First Monday

The impact of gender and political affiliation on trolling by Pnina Fichman and Maren W. McClelland



Abstract
Political trolling on social media platforms is more common than ever before, attracting media and scholarly attention. We examined if trolling target’s gender and ideology impact the extent of trolling towards their tweet, based on content analysis of 3,000 Twitter comments. We found both main and interaction effects of gender and political affiliation on trolling, specifically: tweets by female politicians were trolled more than tweets by male; tweets by Republicans were trolled more than tweets by Democrats; and tweets by male Democrats were trolled less than tweets by all other politicians.

Contents

Introduction
Background
Method
Findings and discussion
Conclusions

 


 

Introduction

In June 2020, President Trump tweeted a video titled “terrified toddler runs from racist baby” that ended up being a manipulated CNN video (Spring, 2020). This was not the first time President Trump has run into troubles from his Twitter use. In 2019, the United States Court of Appeals for the Second Circuit unanimously ruled that the President cannot block Twitter users from his feed because he uses the account to inform American citizens on government-related issues (Savage, 2019). Some scholars argue that this ruling is unconstitutional and harmful because it could potentially discourage government officials from participating in social media (Beausoleil, 2019). This comment is paradoxical and interesting because conservative politicians around the world, specifically in Turkey, use Twitter as a platform to do exactly that; silence opposing views and discourage political discussions on social media (Karatas and Saka, 2017). In Turkey, conservative party members use a two-groups tactic to troll; the first group being closely related to the president (presidential advisors and conservative journalists), and the second being anonymous right-leaning users who follow the president’s lead (Karatas and Saka, 2017). This tactic has led to online lynching, self-censorship, and the abandonment of social media for some victims which in turn inhibits citizens from having political discussions (Karatas and Saka, 2017). President Trump’s frequent Twitter use has led to an increase in political trolling and media-related attacks by and toward him. This comes at a time that social media giants like Twitter and Facebook have been receiving backlash for years over their lack of interference when it comes to trolls, hate speech, fake news, and bots roaming their sites. Recently, however, Twitter was the first major social networking platform to take a stance on misinformation in America by labeling tweets as ‘manipulated media.’ Still, political trolling on social media platforms is more popular than ever before, and while trolling differs across platforms and communities, it is possible that it also varies due to the trolling target’s ideological inclinations and demographics rather than exclusively on the troll. Since ideological and political trolls are, by definition, ideologically driven, they may choose their targets accordingly. Thus, race, gender, ethnicity, age, political views, and country of origin of the target could affect trolling substantively. Politics in general involve more controversy than other topics, and women have been frequently targeted by online trolling, but it is unclear if particular political affiliations impact the extent of trolling, and if there is any interaction effect of gender by political affiliation on trolling. Women with particular political affiliations may be the target of trolling more frequently than others. We designed a 2-by-2 factorial study to examine the impact of target gender and political affiliation on the extent of trolling on Twitter, posing the following research question: Do trolling targets’ political party affiliation and gender impact trolling behaviors and tactics?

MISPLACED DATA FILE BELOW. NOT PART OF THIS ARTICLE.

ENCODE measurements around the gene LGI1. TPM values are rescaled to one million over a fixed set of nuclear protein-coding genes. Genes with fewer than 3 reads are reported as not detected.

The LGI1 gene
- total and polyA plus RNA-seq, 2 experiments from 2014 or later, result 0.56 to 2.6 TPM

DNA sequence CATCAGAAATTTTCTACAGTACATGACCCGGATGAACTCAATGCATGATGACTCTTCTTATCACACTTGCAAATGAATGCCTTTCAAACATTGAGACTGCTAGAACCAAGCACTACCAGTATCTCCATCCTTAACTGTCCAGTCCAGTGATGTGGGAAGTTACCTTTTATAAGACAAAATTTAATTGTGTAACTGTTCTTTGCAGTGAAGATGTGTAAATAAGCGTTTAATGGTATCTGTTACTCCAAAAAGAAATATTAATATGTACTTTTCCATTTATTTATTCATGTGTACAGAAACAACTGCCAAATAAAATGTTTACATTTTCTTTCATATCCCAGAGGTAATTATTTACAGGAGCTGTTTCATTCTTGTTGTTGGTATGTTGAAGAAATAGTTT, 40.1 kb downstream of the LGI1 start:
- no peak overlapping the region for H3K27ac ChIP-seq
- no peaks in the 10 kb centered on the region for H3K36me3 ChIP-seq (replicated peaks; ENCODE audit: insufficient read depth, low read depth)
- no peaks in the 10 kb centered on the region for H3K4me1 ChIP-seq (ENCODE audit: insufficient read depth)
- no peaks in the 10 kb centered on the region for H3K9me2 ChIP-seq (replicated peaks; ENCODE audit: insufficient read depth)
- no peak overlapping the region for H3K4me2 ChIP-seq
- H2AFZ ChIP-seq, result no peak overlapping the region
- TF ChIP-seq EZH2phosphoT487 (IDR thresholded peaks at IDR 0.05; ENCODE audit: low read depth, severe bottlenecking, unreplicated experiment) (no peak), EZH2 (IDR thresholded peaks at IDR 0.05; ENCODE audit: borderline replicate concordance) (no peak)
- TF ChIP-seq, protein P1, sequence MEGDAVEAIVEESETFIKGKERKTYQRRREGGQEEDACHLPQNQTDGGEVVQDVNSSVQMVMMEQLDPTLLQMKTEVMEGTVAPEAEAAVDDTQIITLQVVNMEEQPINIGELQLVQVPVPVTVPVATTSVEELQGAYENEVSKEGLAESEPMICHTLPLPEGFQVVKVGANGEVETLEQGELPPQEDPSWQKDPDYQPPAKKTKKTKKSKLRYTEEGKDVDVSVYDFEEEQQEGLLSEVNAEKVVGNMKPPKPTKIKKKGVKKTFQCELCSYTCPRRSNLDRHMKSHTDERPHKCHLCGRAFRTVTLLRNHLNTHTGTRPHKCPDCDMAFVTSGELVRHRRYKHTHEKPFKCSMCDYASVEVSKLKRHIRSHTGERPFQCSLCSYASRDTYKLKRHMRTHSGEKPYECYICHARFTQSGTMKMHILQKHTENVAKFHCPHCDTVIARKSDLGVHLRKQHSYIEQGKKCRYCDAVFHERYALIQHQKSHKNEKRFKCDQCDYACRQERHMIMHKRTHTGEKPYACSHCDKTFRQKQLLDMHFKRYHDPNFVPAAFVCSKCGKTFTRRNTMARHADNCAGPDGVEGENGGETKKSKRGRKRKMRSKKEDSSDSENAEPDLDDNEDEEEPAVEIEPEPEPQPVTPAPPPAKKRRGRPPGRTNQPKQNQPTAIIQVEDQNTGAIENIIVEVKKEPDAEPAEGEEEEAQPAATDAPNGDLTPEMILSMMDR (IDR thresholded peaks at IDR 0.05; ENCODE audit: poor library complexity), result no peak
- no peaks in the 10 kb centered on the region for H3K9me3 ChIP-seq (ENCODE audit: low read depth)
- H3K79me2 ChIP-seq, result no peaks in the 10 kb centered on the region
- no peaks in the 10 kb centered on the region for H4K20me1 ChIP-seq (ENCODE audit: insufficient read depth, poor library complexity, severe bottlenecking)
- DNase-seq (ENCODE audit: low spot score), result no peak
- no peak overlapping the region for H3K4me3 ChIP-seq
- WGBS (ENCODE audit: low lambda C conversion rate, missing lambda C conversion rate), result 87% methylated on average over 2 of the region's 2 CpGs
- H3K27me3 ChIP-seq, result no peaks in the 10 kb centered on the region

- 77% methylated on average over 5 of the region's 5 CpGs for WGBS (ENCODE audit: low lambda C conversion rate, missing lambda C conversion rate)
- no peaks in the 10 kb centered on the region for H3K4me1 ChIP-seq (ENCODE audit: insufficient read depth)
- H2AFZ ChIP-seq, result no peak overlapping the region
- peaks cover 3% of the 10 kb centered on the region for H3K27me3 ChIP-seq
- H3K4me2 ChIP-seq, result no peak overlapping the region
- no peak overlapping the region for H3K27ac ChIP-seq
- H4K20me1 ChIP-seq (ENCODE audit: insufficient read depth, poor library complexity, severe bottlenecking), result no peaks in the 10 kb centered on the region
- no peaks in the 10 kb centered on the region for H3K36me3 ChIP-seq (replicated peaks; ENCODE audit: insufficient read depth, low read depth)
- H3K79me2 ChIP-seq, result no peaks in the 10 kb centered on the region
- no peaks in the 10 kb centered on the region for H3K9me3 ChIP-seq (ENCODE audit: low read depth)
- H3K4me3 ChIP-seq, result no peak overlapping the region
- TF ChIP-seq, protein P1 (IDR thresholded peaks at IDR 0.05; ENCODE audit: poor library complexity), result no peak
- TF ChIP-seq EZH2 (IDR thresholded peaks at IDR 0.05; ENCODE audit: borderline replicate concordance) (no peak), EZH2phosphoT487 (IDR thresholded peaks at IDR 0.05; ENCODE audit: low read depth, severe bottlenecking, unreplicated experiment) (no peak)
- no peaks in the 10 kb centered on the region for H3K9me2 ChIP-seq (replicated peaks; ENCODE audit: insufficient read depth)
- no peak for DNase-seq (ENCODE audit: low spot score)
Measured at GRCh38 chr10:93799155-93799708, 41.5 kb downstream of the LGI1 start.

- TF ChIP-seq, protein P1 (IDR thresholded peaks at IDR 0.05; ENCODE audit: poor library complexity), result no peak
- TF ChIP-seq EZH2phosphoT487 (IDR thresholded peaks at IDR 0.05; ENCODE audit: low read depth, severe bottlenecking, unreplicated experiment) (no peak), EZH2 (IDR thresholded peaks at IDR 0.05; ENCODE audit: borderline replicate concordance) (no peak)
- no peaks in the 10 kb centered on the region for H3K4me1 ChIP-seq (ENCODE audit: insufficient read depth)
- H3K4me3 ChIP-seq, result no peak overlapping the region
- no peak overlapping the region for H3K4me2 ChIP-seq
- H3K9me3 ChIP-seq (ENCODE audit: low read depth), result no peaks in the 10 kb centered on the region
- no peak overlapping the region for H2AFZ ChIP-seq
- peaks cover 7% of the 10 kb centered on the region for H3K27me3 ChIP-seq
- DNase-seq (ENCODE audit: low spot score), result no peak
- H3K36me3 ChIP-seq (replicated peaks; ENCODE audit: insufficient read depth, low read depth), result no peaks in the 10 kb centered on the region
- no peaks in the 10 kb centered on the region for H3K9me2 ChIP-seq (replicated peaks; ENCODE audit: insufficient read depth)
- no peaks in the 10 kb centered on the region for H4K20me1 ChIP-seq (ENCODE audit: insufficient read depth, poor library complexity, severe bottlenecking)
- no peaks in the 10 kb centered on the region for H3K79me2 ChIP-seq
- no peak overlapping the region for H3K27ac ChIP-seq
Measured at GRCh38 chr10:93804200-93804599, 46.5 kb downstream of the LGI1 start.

Research into the relationship between trolling and gender is limited. However, some scholars reported on trolls targeting feminists (Hardaker and McGlashan, 2016; Herring, et al., 2002), while others found that the troll’s gender affects the perception of and reaction to trolling, attributing different motives and behaviors to male and female trolls (Fichman and Sanfilippo, 2015; Todd and Melancon, 2019). In fact, trolling is more frequently done by males, and when women do troll, their motivations are seen to be more ideological rather than malicious (Fichman and Sanfilippo, 2015). Further, females are more likely to be the target of online trolling and cyber-harassment than males (Backe, et al., 2018). Akhtar and Morrison (2019), for example, discovered that female U.K. Parliament members were more likely to face racial and sexual abuse paired with misogynistic comments whereas male U.K. parliament members faced more abuse based on their professional duties and actions (Akhtar and Morrison, 2019). This led female trolling victims to be concerned for their personal safety and male trolling victims to be concerned about damage to their reputation (Akhtar and Morrison, 2019). Abusers often use gender, sexuality, and ethnicity to devalue an opponent’s ideas and/or beliefs, so trolls may target females more than males because they feel they can use the victims’ gender as a weapon against them in a debate. Scholars found disproportionate harassment toward minority women on Twitter in comparison to white women (Blum, 2018). Tweets toward women were abusive (both physically and sexually), and women who were politically associated with the left were targeted more than others (Blum, 2018). This online harassment has pushed some women to leave the platform (Blum, 2018) or has pushed women to not say what they truly want because they simply do not want to deal with the consequences (Feiner, 2019). Thus, we propose to test the following hypothesis: